Friday, February 3, 2012

$23 million bond set for teacher accused of 'bondage' photos of kids

L.A. judge plans to open child dependency courts to press, public

The presiding judge of Los Angeles County’s juvenile court said Monday he would issue an order in the coming days that would increase access for the press and public in a branch of the legal system that handles child abuse and foster care cases.

Judge Michael Nash’s annoucement capped a hearing on his proposed order that drew an overflow crowd to hear a debate that had sharply divided many involved in the child welfare system.

Much of the debate since his proposal was floated in November centered on the perceived benefits or weaknesses of more openness, but Nash opened his hearing by saying he wanted to focus solely on existing law and stay clear of broader policy discussions.

“My purpose is to implement the statute that applies and the case law that applies,” Nash said.

Under his proposed order, the news media would be presumed to have a legitimate interest that would allow them to attend hearings. Other members of the public would have to demonstrate a legitimate interest or be present with the consent of the child or the child's attorney.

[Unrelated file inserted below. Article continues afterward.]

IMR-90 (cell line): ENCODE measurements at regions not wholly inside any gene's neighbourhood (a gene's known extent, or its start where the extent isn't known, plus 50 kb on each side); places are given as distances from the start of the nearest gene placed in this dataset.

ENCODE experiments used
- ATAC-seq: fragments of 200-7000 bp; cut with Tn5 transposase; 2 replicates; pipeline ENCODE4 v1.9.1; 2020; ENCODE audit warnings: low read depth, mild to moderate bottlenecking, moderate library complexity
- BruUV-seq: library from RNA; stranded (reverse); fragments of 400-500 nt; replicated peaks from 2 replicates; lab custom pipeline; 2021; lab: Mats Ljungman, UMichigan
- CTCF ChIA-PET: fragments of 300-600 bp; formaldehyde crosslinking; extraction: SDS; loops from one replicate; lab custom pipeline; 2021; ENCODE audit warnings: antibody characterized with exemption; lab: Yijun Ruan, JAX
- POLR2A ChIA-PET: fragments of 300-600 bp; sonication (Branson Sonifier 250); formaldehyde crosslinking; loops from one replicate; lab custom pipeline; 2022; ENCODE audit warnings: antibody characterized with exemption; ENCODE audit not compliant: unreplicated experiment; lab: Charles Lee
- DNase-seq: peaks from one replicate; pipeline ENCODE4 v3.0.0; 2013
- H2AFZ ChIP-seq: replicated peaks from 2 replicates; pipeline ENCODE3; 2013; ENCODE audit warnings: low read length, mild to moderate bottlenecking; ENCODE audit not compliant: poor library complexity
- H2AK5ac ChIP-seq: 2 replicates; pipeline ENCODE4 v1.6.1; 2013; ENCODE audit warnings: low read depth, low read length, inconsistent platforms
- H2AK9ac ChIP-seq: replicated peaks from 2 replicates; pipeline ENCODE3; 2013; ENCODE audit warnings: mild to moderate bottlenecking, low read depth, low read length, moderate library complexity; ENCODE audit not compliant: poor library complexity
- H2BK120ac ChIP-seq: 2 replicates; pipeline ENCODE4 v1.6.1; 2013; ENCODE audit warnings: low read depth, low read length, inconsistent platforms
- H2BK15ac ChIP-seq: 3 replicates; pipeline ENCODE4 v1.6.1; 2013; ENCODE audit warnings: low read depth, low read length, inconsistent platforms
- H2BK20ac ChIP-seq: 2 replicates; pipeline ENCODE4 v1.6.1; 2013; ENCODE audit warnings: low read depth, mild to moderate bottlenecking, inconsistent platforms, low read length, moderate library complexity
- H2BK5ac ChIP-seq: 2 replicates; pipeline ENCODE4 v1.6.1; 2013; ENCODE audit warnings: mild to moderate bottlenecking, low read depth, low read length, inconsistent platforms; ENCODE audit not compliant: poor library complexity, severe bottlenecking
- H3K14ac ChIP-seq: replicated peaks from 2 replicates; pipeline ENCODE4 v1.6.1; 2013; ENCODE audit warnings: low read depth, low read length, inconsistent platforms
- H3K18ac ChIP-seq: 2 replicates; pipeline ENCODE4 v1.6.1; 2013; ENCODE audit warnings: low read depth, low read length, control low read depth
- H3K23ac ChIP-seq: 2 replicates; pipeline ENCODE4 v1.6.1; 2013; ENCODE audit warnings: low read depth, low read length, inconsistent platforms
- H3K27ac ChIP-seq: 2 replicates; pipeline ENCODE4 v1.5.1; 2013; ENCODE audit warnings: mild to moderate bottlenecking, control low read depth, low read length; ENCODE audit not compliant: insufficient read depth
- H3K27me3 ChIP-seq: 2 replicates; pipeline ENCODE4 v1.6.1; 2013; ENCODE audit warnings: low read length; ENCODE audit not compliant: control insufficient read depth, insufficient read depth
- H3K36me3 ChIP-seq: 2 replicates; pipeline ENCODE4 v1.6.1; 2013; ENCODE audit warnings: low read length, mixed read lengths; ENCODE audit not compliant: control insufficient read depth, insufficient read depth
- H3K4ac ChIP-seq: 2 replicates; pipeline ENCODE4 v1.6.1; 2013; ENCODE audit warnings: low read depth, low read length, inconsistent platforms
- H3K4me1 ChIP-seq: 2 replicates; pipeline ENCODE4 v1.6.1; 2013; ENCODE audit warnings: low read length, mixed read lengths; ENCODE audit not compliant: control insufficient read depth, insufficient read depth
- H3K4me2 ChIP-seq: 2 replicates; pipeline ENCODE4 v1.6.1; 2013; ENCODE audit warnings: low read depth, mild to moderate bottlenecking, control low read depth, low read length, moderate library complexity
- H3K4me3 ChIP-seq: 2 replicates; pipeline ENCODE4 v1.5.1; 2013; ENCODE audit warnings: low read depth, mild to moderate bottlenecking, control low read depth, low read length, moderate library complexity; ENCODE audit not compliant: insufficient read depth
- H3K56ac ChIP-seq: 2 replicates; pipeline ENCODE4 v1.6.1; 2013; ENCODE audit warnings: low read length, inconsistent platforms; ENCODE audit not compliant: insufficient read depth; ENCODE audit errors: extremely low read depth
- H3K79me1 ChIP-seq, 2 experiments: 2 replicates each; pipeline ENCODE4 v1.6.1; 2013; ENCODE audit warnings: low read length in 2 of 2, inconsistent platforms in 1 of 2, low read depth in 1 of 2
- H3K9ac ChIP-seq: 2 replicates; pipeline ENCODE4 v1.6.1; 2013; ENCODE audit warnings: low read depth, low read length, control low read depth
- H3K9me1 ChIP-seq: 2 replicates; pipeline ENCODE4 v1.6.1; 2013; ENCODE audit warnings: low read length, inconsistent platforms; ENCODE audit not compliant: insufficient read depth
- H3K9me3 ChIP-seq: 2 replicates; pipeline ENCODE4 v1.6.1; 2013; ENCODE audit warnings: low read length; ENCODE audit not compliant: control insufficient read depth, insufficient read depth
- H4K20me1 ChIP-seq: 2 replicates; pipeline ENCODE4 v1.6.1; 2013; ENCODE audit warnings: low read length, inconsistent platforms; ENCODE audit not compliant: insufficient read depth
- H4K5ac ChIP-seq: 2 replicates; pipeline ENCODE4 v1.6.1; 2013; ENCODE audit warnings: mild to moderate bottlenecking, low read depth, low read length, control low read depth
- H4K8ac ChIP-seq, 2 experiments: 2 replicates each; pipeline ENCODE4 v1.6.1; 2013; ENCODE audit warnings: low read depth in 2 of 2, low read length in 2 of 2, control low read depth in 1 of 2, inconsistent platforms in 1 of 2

The news media and other members of the public could be barred from the courtroom but only after an objection is raised by one of the parties to the case. The objection would have to demonstrate that “there is a reasonable likelihood that access will be harmful to the child’s or children’s best interest.”

Kelli Sager, an attorney for the Los Angeles Times, said Nash’s proposed order finally provides a road map for judges who are attempting to implement a law that allows them to “admit such persons as he deems to have a direct and legitimate interest.”